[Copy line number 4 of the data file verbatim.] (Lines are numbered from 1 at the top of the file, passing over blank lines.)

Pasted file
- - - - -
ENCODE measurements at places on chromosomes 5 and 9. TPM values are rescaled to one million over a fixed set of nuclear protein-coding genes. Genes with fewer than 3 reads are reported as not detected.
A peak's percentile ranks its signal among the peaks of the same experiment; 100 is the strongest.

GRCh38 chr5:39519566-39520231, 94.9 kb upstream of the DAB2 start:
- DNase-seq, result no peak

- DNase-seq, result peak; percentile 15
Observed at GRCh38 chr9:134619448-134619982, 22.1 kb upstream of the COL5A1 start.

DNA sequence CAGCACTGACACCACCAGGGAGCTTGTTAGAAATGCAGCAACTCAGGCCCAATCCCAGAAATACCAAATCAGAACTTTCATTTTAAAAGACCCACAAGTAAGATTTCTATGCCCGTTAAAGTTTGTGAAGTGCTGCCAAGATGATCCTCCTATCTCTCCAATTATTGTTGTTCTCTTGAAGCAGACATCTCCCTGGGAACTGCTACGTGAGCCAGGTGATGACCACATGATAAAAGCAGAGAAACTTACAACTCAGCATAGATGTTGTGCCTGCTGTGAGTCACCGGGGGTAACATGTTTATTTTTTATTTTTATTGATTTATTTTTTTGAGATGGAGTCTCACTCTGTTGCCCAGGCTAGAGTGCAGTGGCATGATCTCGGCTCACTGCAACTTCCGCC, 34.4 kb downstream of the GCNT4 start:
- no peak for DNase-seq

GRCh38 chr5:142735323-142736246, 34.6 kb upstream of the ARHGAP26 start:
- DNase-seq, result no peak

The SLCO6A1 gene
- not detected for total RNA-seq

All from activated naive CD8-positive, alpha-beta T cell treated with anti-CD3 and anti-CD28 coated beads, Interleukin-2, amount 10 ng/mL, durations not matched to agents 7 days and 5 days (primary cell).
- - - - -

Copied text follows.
- DNase-seq, result no peak